Patient safety has become the major concern of health care and
is being included in an undergraduate curriculum as it plays a key role in reducing
harm. Therefore, we aim to assess undergraduate medical students’
attitudes to the patient safety issue and their interest in patient safety education.
The cross-sectional survey of
519 undergraduate students was conducted at the Faculty of Medicine, Universitas
Yarsi, in September 2017. A structured and anonymous self-administered questionnaire
was handed to medical students, including preclinical and clinical
undergraduate students. The main outcome measures were students’ attitudes to patient
safety issues and their attitude to integrating patient safety curriculum to
undergraduate medical education.
Overall, 308(59%) students agreed
that medical errors were inevitable, but 391(75%) students thought competent
physicians do not make errors. More than half of the students said medical
errors should be reported even if there is no harm to the patient (59% and 73%
respectively). Less than half (29%) students believe reporting systems do little to reduce future errors. Almost all of the students (94%) thought work harder and more careful is an effective strategy after an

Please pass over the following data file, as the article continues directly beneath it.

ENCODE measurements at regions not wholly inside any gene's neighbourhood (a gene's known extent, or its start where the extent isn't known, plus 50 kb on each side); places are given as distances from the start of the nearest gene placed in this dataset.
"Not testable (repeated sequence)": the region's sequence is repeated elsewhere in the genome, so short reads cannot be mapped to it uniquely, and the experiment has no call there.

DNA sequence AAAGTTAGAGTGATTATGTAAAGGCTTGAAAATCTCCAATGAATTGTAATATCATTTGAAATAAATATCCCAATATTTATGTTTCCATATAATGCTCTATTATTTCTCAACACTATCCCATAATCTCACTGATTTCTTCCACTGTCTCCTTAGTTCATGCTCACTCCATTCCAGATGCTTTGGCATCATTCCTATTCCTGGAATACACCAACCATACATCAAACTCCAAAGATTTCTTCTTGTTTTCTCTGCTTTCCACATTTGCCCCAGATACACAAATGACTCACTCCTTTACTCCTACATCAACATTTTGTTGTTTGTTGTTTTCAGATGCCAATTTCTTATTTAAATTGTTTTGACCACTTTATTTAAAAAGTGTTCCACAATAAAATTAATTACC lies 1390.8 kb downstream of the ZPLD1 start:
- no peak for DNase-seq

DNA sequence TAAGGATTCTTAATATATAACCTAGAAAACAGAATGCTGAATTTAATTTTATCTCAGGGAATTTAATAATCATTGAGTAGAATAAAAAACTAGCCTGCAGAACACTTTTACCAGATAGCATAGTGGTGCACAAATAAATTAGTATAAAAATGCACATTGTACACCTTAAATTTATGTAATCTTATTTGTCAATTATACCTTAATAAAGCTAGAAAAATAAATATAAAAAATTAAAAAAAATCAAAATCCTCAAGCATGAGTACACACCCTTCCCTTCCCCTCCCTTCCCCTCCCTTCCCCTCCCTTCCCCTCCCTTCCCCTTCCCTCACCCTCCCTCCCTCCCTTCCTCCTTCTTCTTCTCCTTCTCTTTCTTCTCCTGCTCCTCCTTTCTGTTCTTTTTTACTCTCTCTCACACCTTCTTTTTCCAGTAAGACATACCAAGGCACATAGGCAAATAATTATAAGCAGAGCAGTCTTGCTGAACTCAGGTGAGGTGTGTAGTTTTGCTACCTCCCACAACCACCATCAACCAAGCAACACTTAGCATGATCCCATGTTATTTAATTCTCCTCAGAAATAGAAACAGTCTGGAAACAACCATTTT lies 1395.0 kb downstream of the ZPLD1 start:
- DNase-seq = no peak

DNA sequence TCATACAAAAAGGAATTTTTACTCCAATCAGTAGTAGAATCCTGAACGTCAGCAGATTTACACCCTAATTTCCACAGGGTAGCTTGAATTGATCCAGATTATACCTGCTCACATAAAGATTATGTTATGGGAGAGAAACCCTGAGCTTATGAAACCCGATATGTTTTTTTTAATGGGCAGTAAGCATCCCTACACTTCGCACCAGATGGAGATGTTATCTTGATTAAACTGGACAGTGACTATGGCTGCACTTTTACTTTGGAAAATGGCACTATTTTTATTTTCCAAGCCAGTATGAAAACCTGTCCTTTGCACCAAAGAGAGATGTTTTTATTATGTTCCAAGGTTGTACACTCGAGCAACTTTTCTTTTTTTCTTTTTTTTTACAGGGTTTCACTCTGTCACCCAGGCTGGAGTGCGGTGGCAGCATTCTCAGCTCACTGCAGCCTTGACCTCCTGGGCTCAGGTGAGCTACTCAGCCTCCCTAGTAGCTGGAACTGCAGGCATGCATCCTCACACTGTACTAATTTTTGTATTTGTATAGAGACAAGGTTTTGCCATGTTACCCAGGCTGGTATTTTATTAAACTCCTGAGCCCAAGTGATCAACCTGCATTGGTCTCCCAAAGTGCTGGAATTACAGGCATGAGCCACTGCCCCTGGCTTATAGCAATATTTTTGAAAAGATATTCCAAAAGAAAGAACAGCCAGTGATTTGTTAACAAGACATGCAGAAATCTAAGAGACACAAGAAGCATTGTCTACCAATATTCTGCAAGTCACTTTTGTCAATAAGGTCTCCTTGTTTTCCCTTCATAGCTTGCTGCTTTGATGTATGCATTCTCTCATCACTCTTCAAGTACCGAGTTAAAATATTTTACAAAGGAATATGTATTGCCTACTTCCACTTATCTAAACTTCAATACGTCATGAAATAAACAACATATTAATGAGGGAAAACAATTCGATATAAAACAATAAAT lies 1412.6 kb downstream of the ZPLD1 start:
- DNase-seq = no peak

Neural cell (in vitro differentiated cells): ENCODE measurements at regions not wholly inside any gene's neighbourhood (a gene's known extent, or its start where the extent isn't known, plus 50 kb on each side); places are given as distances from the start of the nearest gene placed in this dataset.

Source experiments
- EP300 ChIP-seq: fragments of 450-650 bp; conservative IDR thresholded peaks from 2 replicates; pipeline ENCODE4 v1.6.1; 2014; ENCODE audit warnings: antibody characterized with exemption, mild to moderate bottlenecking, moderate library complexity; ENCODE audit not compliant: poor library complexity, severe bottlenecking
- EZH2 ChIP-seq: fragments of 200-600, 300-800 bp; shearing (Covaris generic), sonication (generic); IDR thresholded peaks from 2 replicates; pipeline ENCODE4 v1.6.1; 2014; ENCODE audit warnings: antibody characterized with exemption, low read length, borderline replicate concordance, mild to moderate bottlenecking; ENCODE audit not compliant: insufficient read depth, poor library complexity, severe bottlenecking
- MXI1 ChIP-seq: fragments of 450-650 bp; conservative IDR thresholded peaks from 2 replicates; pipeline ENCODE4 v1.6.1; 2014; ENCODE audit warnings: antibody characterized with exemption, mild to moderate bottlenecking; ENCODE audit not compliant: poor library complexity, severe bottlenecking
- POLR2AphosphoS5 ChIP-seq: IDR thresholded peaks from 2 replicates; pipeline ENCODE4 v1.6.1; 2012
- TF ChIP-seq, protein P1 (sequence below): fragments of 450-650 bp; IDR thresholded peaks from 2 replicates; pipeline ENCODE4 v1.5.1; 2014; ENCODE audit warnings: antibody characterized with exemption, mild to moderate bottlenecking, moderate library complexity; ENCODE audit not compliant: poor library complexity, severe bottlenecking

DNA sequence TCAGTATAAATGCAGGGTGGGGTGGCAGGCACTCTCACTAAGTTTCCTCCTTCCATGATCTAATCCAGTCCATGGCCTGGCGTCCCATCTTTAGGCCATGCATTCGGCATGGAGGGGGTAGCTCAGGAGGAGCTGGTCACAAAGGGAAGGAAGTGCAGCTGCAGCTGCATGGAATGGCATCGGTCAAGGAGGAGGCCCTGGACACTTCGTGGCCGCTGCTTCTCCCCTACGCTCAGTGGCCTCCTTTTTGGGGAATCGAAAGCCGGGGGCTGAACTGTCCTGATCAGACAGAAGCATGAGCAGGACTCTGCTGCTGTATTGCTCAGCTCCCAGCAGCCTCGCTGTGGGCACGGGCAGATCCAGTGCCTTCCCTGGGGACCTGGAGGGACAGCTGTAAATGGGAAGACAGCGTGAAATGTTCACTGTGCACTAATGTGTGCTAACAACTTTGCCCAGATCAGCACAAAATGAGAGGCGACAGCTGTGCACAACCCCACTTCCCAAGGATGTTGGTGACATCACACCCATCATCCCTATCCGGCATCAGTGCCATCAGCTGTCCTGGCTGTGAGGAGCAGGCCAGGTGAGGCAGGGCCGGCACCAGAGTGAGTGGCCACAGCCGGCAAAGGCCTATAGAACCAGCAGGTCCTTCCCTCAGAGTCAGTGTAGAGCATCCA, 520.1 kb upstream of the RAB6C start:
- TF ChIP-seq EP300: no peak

error occurs. Over 80% of students thought physicians routinely share information about medical errors. The
majority agreed that patient safety should be part of medical curriculum and physician
should spend their time to improve patient care (66% and 86% respectively).
Most students (94%) would like to receive teaching
on patient safety further.
This study revealed
that undergraduate students had a positive attitude to patient safety. The teaching of ‘patient safety’ was highly supported by
students and needs to be included in the medical curriculum.
Keywords: patient safety,
medical error, medical student